Rosita is a costume romance set in a mythical Spain, where a lecherous King (Holbrook Blinn) has his eye on a popular but provocative street singer (Mary Pickford). She, in turn, yearns for the handsome young nobleman (George Walsh) who rescued her from the angry king’s guards—and has been condemned to a dungeon for his troubles. The Queen (Irene Rich) wisely bides her time, waiting for the right moment to intervene.
Following the American success of his German historical epics (Madame DuBarry, Anna Boleyn), Ernst Lubitsch was invited to Hollywood by Mary Pickford to direct her in what would become her first adult role. The result is this thoroughly enchanting blend of the “cast of thousands” period films that Lubitsch had been making in Germany and his emerging interest in bittersweet romantic comedy.
“It was a charming and wonderful experience. Miss Pickford was very sympathetic. In spite of her fame and predominant position, she followed my direction with the eager sympathy of a child. At the same time, her alert and intelligent mind worked like forked lightning. Miss Pickford is a very remarkable woman. She is not only of the highest personal character, but she is an artiste of real genius. It was a pleasure to work with her.” – Ernst Lubitsch, “My Two Years in America,” in Motion Picture Magazine, 1925.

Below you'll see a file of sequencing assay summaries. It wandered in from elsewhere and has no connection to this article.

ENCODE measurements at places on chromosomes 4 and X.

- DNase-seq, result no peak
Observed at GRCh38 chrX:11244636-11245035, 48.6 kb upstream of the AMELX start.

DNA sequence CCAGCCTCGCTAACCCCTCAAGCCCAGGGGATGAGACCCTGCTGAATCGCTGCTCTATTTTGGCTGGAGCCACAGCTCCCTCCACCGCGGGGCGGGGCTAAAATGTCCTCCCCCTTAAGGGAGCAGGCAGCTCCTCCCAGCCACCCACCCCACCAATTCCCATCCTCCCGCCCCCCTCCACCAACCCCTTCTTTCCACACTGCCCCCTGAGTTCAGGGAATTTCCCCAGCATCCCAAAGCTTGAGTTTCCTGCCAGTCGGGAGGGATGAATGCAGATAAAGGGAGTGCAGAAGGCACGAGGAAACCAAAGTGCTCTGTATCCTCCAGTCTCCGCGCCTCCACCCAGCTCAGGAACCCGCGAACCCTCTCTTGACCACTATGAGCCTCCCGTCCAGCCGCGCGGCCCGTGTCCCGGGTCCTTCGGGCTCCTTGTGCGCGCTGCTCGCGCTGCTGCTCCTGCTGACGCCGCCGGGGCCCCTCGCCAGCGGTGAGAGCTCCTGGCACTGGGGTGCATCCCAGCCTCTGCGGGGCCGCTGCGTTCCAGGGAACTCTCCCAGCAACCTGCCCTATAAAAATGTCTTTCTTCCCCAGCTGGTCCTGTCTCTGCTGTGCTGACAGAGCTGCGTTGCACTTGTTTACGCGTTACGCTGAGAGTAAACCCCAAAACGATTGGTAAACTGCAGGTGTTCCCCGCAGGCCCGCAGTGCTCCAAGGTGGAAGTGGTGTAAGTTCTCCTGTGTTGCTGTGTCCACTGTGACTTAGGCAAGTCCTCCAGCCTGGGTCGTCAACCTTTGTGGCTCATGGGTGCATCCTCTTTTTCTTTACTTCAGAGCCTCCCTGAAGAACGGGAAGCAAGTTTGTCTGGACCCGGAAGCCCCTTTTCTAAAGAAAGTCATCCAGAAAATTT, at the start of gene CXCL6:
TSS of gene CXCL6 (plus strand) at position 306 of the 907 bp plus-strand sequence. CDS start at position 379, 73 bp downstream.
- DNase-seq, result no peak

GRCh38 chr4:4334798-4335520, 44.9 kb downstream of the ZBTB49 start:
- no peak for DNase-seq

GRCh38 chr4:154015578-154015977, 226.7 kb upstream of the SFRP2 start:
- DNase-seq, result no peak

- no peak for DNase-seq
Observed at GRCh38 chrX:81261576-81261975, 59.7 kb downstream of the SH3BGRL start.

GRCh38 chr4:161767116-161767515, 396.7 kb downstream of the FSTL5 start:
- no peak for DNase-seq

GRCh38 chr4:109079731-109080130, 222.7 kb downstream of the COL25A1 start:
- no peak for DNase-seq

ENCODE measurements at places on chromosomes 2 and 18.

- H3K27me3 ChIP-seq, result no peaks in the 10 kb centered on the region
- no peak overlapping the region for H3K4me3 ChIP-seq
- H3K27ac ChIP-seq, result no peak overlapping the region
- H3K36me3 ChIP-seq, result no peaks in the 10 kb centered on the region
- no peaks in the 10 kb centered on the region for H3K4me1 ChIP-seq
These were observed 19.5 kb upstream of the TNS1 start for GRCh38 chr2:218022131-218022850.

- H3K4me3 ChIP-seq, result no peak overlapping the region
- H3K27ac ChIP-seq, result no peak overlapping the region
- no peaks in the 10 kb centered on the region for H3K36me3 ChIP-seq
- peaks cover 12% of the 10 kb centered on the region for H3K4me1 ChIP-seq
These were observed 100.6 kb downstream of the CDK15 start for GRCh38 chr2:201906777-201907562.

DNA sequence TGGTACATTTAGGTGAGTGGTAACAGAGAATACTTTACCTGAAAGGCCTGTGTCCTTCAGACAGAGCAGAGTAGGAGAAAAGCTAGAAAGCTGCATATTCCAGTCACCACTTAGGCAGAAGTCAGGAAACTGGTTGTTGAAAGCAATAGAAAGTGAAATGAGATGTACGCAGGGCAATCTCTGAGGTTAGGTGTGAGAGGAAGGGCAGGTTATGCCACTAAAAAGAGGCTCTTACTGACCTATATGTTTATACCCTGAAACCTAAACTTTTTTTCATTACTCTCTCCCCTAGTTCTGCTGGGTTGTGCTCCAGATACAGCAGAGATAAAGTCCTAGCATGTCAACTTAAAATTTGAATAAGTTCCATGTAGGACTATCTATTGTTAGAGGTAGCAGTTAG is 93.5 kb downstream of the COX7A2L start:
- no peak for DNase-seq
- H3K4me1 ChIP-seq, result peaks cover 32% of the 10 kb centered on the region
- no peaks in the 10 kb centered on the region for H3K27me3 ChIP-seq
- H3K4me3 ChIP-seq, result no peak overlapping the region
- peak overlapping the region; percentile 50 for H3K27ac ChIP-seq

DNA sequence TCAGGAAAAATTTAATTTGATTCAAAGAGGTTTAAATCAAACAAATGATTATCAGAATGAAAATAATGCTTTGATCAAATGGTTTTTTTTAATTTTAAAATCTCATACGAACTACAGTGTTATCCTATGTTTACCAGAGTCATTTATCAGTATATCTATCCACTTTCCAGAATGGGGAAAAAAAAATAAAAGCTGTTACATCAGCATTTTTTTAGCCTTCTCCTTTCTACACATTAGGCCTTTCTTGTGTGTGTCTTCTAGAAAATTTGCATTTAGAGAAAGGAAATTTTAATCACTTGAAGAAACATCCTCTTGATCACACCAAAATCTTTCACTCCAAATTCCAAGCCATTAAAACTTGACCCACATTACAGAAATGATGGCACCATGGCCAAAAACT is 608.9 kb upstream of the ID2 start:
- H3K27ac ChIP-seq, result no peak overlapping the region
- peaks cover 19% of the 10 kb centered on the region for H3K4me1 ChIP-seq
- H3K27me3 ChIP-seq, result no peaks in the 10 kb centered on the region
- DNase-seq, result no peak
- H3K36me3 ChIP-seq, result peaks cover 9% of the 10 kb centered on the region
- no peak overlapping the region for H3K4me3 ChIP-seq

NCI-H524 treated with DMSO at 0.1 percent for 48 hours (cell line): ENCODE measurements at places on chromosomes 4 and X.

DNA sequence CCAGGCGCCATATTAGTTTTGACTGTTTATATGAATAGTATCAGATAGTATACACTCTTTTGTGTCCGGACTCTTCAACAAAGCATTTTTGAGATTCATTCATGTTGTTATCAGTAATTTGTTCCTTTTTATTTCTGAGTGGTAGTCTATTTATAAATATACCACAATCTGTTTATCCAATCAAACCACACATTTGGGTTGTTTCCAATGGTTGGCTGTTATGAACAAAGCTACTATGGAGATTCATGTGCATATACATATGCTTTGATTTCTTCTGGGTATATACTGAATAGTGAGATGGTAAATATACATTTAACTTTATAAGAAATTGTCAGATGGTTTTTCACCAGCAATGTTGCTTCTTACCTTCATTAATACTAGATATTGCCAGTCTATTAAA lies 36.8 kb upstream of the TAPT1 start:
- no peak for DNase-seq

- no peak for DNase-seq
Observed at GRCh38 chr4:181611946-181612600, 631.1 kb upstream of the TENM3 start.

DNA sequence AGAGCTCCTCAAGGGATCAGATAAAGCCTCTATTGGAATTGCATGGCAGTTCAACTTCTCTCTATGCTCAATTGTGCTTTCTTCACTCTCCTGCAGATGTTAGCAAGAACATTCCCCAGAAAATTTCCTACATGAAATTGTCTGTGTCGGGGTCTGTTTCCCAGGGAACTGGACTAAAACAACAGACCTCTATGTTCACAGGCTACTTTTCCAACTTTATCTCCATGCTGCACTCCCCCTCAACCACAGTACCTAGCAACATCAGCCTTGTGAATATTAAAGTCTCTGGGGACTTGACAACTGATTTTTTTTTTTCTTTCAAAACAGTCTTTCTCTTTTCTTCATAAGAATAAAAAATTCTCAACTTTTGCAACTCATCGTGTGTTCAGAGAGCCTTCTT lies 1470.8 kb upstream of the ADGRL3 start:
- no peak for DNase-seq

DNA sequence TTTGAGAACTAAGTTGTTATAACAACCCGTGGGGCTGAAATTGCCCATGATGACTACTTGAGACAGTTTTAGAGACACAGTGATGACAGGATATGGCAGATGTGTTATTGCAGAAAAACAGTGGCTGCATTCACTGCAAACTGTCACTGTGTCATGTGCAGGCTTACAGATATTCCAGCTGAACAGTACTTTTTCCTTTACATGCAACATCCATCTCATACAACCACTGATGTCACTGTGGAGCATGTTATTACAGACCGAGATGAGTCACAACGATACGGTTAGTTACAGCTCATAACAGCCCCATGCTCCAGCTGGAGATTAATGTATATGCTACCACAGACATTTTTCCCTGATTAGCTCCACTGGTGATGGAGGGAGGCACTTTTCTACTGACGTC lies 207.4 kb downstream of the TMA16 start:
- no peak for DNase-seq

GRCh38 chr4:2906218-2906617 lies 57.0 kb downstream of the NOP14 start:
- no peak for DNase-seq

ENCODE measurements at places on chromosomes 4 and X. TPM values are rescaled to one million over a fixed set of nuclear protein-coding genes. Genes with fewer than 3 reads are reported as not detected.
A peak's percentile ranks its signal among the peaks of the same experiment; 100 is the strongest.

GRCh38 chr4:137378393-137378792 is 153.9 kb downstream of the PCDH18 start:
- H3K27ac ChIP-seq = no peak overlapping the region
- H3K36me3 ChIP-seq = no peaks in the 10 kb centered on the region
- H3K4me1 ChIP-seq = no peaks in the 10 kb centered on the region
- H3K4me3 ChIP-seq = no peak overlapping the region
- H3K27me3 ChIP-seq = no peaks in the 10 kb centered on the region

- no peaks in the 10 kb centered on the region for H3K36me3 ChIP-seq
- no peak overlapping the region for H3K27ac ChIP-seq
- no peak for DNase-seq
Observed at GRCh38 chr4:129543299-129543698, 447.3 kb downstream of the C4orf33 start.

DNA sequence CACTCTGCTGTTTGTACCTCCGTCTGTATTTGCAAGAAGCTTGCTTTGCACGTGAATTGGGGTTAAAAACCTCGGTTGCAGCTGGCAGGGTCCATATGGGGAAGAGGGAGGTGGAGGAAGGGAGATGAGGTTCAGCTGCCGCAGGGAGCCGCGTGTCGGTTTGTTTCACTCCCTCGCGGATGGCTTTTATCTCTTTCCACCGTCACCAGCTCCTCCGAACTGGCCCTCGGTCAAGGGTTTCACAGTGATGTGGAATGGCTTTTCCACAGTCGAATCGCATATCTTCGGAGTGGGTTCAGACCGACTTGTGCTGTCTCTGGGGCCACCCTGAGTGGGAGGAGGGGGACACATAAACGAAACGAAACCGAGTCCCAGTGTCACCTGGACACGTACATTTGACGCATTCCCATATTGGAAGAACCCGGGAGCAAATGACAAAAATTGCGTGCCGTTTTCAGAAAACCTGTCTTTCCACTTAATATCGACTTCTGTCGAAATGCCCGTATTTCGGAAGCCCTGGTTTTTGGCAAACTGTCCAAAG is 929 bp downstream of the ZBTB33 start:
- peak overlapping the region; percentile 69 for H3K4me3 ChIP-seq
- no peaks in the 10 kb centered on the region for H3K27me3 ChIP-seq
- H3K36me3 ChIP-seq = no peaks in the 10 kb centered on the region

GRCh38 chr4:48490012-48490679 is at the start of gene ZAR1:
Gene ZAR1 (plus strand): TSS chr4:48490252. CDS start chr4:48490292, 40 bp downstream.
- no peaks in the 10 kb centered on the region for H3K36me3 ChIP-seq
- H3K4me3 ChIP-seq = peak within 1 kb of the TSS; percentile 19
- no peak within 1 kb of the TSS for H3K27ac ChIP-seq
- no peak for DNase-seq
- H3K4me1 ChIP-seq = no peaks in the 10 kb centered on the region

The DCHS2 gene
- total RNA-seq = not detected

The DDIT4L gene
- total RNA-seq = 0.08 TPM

The film was, by all accounts, a major critical and commercial success on its first release, but in later years Pickford turned against it, for reasons that still remain mysterious, and decided to allow the film to decay (she did, however, preserve reel four, for reasons no less mysterious). Rosita vanished from circulation until a nitrate print was discovered in the Russian archives and repatriated by The Museum of Modern Art in the 1960s. A safety preservation negative was made from the nitrate print, but no further work was done on the film, until recent breakthroughs in digital restoration made it possible to reclaim much of the severely damaged image. Because the original English-language intertitles do not survive, it was necessary to recreate them on the basis of an early draft screenplay in the collection of the Academy of Motion Picture Arts and Sciences, the Russian intertitles, the Swedish and German censorship records, a handful of lines quoted in contemporary reviews, and a music cue sheet from the collection of the George Eastman Museum. Using the titles in Pickford’s preserved fourth reel as a template, new intertitles have been created to match the original graphics as closely as possible.
Musicologist Gillian Anderson has reconstructed and arranged the original 1923 score, which will be performed live for this premiere presentation by the Cinemusica Viva ensemble under Ms. Anderson’s direction.
Organized by Dave Kehr, Curator, Department of Film.